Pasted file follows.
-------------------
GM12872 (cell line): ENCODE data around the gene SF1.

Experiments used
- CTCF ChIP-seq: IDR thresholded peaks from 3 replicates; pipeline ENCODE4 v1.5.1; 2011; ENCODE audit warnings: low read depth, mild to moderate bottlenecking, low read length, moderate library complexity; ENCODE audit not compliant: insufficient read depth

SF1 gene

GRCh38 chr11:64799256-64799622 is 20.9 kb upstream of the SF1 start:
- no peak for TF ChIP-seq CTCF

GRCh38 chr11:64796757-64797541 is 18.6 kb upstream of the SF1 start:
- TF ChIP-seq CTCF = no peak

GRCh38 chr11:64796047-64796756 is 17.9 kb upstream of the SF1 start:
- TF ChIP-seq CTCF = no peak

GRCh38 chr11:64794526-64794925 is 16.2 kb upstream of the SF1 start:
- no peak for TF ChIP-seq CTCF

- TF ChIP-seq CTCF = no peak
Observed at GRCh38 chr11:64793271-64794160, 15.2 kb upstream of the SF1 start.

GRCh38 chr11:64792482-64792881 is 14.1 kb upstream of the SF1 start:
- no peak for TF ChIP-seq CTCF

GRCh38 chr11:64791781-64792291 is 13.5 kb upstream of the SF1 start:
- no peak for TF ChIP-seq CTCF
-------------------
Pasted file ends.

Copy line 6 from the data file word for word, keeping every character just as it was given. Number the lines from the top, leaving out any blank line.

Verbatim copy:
- no peak for TF ChIP-seq CTCF